So now we have managed to push the local repository to the remote location. Excellent. But what happens if someone makes a change on their own system and pushes it to the remote repository? How do we keep our local repository in sync with those changes? You’ve probably guessed… the opposite of push, is… pull!

Let’s first simulate a remote change by editing the file on GitHub directly.

Edit the Hello World File

If we first run git status, the local repository doesn’t know about the remote repository updates.

git status
On branch main
Your branch is up to date with 'origin/main'.

nothing to commit, working tree clean

If we run the command git remote update, then Git will update the branches being tracked from the remote location without merging the changes in (i.e. helping us understand what may have changed at the remote location). When we run git status after that, it will now show that our local branch is 1 commit behind the remote location.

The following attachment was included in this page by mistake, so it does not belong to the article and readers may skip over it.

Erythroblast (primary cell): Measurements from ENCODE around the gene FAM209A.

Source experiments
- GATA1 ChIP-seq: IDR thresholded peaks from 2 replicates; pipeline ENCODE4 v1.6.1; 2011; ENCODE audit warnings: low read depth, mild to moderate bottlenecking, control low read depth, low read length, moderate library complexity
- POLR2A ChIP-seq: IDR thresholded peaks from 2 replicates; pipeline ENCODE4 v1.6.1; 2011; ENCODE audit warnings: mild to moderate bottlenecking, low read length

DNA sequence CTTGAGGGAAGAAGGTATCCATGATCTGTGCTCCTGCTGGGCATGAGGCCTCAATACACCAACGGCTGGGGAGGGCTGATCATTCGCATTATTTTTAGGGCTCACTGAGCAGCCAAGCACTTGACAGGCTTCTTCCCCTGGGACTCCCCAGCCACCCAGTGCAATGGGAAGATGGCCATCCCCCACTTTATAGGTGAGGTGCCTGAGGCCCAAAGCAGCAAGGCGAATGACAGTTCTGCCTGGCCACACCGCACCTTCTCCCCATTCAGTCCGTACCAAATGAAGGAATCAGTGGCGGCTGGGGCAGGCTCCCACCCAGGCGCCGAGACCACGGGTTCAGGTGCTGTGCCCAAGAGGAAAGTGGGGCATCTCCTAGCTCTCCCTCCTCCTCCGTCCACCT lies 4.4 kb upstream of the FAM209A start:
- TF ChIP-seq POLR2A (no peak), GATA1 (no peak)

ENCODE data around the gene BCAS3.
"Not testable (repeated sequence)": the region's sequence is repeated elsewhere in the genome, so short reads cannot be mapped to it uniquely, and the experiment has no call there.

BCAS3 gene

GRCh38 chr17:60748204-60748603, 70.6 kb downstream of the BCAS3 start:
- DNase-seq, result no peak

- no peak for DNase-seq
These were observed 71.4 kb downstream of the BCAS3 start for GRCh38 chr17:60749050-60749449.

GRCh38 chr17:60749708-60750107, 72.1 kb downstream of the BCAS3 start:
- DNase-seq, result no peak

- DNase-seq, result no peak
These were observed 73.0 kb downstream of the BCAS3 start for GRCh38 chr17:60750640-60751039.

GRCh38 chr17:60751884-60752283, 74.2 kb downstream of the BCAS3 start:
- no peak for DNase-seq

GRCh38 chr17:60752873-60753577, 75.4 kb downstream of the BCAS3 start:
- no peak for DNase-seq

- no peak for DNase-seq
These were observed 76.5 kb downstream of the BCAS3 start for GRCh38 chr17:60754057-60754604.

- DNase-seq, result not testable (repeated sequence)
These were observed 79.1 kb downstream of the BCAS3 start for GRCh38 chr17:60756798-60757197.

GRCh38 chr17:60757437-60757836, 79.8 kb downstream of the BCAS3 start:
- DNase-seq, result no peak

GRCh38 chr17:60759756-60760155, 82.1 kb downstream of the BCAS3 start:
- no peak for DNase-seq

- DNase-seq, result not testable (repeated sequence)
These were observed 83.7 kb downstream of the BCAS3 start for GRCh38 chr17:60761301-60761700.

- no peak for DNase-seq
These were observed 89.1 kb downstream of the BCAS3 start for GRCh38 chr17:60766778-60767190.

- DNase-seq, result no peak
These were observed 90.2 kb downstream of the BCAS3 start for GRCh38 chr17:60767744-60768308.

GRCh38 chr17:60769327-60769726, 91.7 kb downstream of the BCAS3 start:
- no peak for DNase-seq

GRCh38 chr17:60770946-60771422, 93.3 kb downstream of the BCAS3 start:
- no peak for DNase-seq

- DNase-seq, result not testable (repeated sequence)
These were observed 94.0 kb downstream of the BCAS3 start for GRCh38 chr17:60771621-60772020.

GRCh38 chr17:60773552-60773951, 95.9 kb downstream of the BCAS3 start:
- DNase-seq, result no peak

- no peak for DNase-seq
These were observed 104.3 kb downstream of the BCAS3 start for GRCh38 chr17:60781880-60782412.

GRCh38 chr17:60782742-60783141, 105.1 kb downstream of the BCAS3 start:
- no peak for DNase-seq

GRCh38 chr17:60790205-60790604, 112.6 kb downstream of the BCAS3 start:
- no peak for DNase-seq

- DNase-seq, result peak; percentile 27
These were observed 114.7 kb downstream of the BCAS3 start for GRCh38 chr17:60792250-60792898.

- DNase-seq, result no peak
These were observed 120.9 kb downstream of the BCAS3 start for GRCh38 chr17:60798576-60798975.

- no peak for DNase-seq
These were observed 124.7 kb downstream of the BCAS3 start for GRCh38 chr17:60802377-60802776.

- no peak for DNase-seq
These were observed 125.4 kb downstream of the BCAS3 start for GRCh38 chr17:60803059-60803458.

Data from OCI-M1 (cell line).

git remote update
Fetching origin
remote: Enumerating objects: 5, done.
remote: Counting objects: 100% (5/5), done.
remote: Total 3 (delta 0), reused 0 (delta 0), pack-reused 0
Unpacking objects: 100% (3/3), 681 bytes | 4.00 KiB/s, done.
From https://github.com/chrisreddington/potential-garbanzo
   e927bdc..609a83f  main       -> origin/main
  
❯ git status
On branch main
Your branch is behind 'origin/main' by 1 commit, and can be fast-forwarded.
  (use "git pull" to update your local branch)

nothing to commit, working tree clean

It’s typical to use git pull to bring down the changes from the remote location to the local repository. It also goes ahead and merges them with your current branch. You don’t need to run git remote update before hand though! That was just to help the flow of this blog post and demonstrate that there is not an ‘automatic sync’ between the local and remote repositories. Your mileage may vary though - Do be aware that some tools such as Visual Studio Code may periodically fetch the remote changes.